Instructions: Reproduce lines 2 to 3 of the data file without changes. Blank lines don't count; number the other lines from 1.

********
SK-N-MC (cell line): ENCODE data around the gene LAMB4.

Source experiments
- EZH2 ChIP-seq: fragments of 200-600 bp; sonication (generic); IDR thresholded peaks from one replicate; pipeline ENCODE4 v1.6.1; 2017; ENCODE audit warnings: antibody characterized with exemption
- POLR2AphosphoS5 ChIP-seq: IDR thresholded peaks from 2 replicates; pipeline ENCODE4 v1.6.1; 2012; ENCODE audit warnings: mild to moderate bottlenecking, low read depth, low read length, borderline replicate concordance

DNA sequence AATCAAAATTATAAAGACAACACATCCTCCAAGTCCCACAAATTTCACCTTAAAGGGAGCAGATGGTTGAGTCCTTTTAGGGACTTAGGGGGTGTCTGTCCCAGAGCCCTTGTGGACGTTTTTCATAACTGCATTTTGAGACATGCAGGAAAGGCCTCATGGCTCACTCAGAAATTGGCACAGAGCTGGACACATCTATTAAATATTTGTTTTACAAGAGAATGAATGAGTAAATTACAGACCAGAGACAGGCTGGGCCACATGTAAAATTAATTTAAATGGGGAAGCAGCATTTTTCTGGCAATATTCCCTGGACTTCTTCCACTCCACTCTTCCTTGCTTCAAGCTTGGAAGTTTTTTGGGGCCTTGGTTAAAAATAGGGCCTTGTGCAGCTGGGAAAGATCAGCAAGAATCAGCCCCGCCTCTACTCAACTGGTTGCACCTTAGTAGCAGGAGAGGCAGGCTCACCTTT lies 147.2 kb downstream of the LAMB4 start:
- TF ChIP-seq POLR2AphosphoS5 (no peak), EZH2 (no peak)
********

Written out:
Source experiments
- EZH2 ChIP-seq: fragments of 200-600 bp; sonication (generic); IDR thresholded peaks from one replicate; pipeline ENCODE4 v1.6.1; 2017; ENCODE audit warnings: antibody characterized with exemption